European Budget Report
On 17th December, the EU released the details for the 2010 budget. However, in the light of the budget deficits in many member states and harsh cuts in public spending, EU citizens will be asking whether they can afford the 6% spending increase.
Agriculture and natural resources remain top priority with a cost of €58bn, nearly half the total budget. The second largest expenditure is still the cohesion fund (regional aid) but has remained almost static in real terms, increasing €1bn (2.7%) to €36bn.
The biggest increase in EU spending in 2010 will be for projects to fight crime, terrorism and manage migration flows, with this area growing by 16.2% on 2009 to almost €1bn. Algirdas Semeta, EU commissioner for Financial Programming and Budget said “The 2010 budget is a recovery budget. It’s about getting ready for better times, maintaining jobs & stimulating growth”.
In 2010, almost €15bn, 7.9% more than in 2009, will go on competitiveness measures, such as the Research Framework Programme and the Competitiveness and Innovation Programme.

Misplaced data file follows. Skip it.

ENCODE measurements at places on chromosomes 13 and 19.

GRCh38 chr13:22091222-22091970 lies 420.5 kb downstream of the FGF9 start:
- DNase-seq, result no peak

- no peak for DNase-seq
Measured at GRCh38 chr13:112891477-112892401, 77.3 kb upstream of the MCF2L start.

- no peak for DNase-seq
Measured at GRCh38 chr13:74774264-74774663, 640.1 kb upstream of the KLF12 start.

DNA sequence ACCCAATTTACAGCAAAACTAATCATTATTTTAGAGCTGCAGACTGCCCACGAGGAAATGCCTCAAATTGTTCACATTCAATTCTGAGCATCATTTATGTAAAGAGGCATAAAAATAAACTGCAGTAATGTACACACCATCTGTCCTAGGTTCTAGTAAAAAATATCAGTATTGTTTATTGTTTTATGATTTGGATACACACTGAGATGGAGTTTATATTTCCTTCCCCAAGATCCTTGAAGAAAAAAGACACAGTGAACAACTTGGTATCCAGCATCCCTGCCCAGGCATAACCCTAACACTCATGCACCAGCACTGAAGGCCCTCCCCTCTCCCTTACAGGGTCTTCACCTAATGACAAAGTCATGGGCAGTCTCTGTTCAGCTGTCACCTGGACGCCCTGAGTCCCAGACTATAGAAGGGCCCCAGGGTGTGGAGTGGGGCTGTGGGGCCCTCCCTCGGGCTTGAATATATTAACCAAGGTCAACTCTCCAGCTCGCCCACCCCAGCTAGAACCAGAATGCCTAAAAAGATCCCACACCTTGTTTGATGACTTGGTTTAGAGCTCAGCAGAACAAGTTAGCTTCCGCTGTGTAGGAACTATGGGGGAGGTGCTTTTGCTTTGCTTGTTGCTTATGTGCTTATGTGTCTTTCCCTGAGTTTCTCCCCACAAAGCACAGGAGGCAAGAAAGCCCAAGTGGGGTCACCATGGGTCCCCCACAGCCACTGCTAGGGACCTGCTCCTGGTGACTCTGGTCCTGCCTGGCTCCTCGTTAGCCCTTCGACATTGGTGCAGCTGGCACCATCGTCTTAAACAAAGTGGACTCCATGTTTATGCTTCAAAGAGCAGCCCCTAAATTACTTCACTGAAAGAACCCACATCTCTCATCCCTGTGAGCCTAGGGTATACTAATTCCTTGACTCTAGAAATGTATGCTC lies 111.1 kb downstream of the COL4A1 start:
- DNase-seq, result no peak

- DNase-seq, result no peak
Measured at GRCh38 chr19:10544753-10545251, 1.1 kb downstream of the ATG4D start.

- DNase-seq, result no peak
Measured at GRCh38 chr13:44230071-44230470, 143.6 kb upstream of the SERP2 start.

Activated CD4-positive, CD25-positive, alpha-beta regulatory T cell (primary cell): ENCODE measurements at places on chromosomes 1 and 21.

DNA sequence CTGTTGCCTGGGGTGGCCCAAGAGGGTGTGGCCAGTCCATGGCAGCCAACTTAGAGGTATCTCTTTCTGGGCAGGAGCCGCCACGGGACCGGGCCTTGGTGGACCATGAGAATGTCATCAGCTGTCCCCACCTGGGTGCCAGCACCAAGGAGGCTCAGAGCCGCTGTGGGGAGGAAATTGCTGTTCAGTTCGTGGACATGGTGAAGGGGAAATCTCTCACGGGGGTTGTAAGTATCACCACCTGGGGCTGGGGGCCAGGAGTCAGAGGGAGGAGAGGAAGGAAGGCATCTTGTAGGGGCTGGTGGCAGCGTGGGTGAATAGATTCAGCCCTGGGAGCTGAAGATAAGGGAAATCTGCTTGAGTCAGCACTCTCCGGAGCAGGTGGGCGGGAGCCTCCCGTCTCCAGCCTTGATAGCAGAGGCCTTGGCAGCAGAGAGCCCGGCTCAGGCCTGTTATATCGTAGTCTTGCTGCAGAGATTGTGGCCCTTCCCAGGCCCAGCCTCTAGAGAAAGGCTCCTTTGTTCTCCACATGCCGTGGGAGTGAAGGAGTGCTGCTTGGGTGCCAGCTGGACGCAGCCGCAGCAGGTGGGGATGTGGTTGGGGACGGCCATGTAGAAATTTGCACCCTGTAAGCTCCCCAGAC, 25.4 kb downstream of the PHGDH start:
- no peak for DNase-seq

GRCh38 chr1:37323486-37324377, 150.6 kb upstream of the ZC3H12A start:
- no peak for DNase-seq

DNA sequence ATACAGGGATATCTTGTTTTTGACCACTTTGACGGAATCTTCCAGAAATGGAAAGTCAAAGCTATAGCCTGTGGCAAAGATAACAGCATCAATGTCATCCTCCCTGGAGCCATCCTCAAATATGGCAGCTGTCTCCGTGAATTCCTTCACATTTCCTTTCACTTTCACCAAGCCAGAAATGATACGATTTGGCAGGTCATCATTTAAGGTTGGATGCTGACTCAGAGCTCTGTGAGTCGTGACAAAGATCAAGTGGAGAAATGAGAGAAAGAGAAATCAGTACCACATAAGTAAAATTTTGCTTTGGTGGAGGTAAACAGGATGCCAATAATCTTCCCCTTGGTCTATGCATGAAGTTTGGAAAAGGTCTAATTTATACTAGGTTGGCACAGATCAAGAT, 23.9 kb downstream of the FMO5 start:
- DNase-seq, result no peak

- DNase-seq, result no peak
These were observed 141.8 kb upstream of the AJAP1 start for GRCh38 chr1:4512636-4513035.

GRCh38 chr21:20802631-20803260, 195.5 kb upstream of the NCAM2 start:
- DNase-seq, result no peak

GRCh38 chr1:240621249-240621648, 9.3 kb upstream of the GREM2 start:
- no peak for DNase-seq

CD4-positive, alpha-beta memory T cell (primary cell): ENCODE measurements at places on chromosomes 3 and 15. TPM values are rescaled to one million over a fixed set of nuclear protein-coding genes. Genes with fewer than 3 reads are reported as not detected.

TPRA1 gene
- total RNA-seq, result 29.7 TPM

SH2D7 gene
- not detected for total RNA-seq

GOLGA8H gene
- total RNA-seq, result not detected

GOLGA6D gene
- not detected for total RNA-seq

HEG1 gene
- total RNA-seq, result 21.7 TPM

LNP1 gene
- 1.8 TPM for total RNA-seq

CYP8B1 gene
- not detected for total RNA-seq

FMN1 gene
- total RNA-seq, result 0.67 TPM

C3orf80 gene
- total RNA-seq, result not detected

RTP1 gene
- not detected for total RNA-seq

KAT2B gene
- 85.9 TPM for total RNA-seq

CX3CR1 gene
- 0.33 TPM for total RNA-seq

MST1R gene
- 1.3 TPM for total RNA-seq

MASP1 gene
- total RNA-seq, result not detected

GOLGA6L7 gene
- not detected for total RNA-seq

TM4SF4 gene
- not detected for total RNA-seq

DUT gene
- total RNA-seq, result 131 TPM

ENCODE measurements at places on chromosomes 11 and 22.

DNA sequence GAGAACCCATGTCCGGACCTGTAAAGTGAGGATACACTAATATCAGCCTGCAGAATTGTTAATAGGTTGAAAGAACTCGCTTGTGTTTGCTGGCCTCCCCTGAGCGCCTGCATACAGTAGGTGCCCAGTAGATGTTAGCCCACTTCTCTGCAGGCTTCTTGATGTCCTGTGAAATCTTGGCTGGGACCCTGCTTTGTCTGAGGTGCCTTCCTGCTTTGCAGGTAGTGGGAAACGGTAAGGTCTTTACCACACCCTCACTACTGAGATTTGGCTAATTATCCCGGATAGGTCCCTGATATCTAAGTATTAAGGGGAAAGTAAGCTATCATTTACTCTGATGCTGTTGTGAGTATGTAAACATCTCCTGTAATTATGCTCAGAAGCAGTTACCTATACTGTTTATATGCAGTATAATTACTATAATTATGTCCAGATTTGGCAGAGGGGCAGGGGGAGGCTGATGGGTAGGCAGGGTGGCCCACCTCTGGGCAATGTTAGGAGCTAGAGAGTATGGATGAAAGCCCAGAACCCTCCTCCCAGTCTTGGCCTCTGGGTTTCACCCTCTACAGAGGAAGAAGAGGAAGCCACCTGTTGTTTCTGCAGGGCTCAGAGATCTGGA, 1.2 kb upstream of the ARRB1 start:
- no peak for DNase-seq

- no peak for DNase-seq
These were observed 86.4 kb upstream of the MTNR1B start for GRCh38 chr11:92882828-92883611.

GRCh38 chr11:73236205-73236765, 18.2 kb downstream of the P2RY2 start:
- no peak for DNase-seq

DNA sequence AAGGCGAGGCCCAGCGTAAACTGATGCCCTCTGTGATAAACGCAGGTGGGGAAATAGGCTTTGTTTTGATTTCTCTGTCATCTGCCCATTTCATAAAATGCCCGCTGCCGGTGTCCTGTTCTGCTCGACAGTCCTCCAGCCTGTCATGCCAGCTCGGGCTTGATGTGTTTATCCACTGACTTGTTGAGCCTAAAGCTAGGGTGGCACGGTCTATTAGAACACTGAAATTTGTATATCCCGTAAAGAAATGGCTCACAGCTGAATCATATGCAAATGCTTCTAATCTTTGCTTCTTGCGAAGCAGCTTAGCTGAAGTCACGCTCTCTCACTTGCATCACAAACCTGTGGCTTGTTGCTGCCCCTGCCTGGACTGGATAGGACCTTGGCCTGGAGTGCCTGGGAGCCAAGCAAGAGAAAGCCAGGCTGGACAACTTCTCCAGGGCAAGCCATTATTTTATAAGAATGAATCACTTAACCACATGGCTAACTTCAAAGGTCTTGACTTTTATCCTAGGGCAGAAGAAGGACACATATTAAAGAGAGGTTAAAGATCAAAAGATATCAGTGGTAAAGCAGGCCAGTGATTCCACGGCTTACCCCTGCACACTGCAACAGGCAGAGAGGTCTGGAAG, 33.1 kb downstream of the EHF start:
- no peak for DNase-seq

Support in justice and security programmes will see the budget increase in 2010, up 16.2% from 2009, with a focus on the ongoing struggle to manage migration flows throughout all EU member states.
For the first time in 2010, the EU budget will finance the European Police Office (Europol) with €80m, supporting the member states in their fight against all forms of organised crime and terrorism.
Source: Europa, www.europa.eu
China poised to become top world exporter
China has confirmed its exports for 2009 reached US$ 1.2 trillion.
Germany has yet to declare final figures for 2009 but analysts are widely predicting that it will lose the title it has held since 2002 of world’s largest exporter.
2010: European Year for Combating Poverty & Social Exclusion but unemployment up by a quarter.
Europe’s year for combating poverty has kicked off just as figures are released for November which show EU-wide unemployment has hit 9.5% (10% for the euro area). This compares to 7.5% in 2008 (8% in the euro countries).
The European Commission has published its yearly review of social trends in EU countries and notes that in 2006, 16% of EU-27 citizens lived under the poverty threshold defined as 60% of their country’s median income.
Tackling poverty in 2010 is going to be a challenge while the region has nearly 23 million unemployed. Even being in employment doesn’t necessarily protect against poverty as the European Commission estimates 8% of its working citizens live under the poverty threshold.
Social Transfers (i.e benefits) reduce the risk of poverty by 38% on average in the EU, but this impact varies from less than 10% to nearly 60% across EU.
The mixed successes of crisis measures taken by member states and rising unemployment levels mean the EU’s attempts to tackle poverty will be more difficult and yet more critical than ever.